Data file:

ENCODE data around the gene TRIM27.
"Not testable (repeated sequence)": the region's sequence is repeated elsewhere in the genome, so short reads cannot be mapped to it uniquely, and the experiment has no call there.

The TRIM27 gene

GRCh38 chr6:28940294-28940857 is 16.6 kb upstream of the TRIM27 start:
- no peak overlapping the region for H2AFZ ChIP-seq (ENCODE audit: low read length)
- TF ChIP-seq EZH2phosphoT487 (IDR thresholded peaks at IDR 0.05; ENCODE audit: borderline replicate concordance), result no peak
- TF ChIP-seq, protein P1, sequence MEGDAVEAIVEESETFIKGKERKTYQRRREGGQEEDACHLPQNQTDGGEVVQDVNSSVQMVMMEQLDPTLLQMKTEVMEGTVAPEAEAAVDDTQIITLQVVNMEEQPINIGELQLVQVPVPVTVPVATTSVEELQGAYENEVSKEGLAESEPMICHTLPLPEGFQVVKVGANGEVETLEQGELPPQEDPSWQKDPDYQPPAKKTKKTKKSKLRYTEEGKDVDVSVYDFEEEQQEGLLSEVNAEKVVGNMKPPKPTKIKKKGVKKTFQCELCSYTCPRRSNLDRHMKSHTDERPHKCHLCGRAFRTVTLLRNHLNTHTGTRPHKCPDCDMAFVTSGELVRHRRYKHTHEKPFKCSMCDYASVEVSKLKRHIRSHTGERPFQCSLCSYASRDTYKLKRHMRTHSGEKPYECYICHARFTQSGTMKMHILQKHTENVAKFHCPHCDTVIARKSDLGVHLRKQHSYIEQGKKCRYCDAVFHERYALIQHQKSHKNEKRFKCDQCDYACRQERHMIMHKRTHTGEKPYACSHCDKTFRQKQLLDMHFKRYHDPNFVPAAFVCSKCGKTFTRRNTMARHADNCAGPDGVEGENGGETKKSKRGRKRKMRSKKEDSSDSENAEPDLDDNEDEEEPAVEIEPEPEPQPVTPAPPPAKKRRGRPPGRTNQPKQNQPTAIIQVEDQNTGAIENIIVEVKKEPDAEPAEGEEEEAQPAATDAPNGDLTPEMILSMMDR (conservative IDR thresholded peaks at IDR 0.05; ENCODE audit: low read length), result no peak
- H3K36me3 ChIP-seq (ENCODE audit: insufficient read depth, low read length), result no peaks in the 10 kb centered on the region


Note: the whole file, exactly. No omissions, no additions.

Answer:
ENCODE data around the gene TRIM27.
"Not testable (repeated sequence)": the region's sequence is repeated elsewhere in the genome, so short reads cannot be mapped to it uniquely, and the experiment has no call there.

The TRIM27 gene

GRCh38 chr6:28940294-28940857 is 16.6 kb upstream of the TRIM27 start:
- no peak overlapping the region for H2AFZ ChIP-seq (ENCODE audit: low read length)
- TF ChIP-seq EZH2phosphoT487 (IDR thresholded peaks at IDR 0.05; ENCODE audit: borderline replicate concordance), result no peak
- TF ChIP-seq, protein P1, sequence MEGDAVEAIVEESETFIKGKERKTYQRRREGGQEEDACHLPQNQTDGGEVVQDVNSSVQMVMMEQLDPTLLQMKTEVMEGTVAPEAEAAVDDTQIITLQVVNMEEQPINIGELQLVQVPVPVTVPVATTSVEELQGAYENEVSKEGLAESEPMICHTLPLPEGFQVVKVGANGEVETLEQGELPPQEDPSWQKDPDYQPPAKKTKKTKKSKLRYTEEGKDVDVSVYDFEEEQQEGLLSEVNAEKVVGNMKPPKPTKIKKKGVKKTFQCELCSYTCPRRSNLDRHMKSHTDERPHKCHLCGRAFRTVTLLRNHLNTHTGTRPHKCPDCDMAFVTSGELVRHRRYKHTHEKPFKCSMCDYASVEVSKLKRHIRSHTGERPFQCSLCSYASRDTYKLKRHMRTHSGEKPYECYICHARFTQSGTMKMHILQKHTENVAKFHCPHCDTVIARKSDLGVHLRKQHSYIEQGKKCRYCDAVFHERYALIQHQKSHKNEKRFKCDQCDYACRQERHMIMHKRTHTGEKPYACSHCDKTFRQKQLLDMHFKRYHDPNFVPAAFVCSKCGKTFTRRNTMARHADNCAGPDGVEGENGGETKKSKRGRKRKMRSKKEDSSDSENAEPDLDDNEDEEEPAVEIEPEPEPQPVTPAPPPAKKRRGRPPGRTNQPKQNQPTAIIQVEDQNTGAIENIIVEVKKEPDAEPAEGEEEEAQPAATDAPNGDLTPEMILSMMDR (conservative IDR thresholded peaks at IDR 0.05; ENCODE audit: low read length), result no peak
- H3K36me3 ChIP-seq (ENCODE audit: insufficient read depth, low read length), result no peaks in the 10 kb centered on the region